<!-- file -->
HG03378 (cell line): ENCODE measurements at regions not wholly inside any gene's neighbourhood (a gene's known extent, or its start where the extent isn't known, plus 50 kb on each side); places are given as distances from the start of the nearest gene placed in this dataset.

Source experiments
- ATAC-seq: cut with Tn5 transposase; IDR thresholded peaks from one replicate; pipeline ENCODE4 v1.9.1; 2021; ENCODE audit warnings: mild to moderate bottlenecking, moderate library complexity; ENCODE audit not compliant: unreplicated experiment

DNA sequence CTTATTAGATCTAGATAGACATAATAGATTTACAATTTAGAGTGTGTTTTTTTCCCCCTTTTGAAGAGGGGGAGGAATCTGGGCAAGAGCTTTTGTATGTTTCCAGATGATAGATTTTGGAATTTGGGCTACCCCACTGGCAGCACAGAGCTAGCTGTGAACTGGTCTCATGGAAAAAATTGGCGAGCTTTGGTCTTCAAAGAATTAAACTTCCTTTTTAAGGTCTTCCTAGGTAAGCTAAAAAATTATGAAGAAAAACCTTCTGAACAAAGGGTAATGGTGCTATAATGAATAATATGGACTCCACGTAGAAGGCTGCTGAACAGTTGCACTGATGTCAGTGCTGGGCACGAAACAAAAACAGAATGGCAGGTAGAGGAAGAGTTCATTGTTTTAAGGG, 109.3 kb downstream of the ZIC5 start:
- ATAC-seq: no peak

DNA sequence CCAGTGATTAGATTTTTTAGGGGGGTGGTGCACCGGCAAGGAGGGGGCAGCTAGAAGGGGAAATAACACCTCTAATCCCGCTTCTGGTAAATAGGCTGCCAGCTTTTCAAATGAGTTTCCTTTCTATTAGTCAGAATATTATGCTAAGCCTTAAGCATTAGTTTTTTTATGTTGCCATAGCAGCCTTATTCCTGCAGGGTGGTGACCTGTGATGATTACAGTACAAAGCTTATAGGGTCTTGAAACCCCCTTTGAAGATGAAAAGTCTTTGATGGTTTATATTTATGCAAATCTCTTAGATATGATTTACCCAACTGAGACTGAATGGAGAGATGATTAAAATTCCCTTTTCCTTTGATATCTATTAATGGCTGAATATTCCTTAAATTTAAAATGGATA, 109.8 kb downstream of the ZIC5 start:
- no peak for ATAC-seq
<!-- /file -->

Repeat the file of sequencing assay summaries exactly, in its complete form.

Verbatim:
HG03378 (cell line): ENCODE measurements at regions not wholly inside any gene's neighbourhood (a gene's known extent, or its start where the extent isn't known, plus 50 kb on each side); places are given as distances from the start of the nearest gene placed in this dataset.

Source experiments
- ATAC-seq: cut with Tn5 transposase; IDR thresholded peaks from one replicate; pipeline ENCODE4 v1.9.1; 2021; ENCODE audit warnings: mild to moderate bottlenecking, moderate library complexity; ENCODE audit not compliant: unreplicated experiment

DNA sequence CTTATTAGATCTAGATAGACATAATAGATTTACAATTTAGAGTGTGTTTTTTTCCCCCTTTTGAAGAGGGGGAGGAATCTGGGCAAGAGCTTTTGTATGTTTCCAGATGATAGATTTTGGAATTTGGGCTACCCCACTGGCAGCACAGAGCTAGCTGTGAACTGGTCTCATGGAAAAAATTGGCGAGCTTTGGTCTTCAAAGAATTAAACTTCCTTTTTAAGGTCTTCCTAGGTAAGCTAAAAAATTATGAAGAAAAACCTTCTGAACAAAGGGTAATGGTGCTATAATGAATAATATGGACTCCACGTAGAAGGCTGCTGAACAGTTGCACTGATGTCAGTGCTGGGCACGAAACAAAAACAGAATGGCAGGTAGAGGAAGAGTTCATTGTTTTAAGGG, 109.3 kb downstream of the ZIC5 start:
- ATAC-seq: no peak

DNA sequence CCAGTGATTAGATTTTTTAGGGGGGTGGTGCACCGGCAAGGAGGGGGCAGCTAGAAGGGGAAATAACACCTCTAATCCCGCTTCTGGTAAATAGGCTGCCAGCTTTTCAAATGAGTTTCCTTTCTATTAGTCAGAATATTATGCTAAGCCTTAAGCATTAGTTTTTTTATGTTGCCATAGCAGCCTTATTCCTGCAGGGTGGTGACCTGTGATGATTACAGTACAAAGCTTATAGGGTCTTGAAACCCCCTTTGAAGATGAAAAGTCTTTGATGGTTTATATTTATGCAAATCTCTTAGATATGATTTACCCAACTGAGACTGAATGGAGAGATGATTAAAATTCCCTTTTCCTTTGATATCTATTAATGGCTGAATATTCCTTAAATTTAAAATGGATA, 109.8 kb downstream of the ZIC5 start:
- no peak for ATAC-seq